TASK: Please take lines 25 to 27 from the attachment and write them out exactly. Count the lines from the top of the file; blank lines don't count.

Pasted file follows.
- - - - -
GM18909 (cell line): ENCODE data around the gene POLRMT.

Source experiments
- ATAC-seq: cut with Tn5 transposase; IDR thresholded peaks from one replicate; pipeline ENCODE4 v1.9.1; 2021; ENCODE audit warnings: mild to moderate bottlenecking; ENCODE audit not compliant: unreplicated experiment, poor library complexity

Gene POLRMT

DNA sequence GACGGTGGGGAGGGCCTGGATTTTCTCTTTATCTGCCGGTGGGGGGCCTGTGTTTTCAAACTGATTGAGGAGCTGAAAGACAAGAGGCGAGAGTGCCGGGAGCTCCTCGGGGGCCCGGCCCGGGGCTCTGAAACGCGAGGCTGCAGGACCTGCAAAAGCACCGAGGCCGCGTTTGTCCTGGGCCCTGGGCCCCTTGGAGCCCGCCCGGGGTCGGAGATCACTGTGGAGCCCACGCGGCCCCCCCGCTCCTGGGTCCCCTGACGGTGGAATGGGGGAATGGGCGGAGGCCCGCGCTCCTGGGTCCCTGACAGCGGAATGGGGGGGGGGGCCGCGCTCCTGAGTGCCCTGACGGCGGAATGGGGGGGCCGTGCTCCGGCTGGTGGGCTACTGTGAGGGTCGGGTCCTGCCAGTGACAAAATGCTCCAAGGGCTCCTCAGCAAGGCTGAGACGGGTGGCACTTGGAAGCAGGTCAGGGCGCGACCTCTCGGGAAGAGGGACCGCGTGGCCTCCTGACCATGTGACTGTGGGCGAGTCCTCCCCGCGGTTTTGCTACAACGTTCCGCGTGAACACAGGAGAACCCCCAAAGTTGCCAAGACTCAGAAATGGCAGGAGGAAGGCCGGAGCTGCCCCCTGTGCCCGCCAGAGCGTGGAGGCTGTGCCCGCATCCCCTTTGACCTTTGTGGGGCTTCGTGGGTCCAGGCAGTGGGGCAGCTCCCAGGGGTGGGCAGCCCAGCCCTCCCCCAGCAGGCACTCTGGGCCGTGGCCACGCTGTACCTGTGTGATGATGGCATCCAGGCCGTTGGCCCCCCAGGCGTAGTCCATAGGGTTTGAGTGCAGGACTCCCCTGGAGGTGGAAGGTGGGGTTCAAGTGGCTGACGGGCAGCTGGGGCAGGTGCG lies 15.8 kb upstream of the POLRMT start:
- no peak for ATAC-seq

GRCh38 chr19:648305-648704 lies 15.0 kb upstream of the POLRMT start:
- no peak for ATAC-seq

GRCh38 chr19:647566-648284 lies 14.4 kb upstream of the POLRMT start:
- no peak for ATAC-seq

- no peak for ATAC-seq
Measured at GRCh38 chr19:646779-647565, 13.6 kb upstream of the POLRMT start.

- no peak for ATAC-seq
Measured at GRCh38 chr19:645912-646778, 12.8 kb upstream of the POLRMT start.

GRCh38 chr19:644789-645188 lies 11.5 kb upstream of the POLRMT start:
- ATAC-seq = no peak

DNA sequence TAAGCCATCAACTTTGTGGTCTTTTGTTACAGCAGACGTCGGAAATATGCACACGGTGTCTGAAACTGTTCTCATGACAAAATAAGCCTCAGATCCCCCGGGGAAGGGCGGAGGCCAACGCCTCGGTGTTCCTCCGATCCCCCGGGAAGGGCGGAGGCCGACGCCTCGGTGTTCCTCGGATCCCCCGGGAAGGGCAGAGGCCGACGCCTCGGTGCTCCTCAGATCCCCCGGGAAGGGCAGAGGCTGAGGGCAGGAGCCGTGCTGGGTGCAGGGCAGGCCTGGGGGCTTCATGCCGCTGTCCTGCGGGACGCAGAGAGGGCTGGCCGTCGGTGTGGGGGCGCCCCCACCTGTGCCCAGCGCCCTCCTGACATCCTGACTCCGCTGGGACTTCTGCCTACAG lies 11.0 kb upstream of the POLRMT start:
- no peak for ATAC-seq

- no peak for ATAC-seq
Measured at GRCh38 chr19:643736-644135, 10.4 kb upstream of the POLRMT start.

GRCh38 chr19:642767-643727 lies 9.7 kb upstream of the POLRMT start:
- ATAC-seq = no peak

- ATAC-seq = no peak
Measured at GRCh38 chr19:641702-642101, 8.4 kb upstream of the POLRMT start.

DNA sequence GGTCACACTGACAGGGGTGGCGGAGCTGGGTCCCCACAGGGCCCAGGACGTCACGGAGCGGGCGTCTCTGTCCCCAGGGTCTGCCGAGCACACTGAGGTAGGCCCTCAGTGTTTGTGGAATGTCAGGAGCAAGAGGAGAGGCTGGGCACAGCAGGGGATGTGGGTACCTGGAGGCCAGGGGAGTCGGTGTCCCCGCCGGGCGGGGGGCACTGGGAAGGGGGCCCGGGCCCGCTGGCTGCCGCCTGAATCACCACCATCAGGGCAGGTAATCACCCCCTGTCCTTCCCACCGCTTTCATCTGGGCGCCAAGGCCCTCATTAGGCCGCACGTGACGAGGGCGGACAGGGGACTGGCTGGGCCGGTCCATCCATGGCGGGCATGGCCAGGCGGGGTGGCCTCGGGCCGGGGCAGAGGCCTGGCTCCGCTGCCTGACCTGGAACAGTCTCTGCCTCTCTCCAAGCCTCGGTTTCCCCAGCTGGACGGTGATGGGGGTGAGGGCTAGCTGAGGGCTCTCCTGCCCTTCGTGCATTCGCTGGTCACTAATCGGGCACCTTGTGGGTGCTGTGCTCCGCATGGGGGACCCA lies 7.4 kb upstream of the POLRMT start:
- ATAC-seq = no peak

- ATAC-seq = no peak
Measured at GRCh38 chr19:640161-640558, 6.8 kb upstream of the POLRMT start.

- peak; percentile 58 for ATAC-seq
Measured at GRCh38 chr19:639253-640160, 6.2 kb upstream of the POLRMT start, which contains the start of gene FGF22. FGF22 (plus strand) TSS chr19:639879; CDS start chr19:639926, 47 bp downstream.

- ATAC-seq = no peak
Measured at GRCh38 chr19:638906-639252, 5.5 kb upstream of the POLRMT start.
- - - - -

DNA sequence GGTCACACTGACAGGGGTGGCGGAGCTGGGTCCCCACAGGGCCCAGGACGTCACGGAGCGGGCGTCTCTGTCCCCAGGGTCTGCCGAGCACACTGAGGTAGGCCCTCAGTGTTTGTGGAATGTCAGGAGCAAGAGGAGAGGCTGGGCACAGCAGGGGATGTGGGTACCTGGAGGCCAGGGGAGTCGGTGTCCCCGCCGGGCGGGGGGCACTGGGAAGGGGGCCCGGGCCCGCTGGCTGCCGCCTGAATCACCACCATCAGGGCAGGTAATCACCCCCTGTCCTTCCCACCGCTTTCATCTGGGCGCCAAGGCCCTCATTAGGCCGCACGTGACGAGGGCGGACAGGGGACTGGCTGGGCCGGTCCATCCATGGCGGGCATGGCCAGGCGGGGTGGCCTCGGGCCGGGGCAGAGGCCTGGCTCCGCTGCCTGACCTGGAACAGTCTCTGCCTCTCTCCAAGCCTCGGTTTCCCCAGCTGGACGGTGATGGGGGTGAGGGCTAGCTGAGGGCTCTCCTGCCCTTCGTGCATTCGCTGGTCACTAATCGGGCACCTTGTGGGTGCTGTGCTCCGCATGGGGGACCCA lies 7.4 kb upstream of the POLRMT start:
- ATAC-seq = no peak

- ATAC-seq = no peak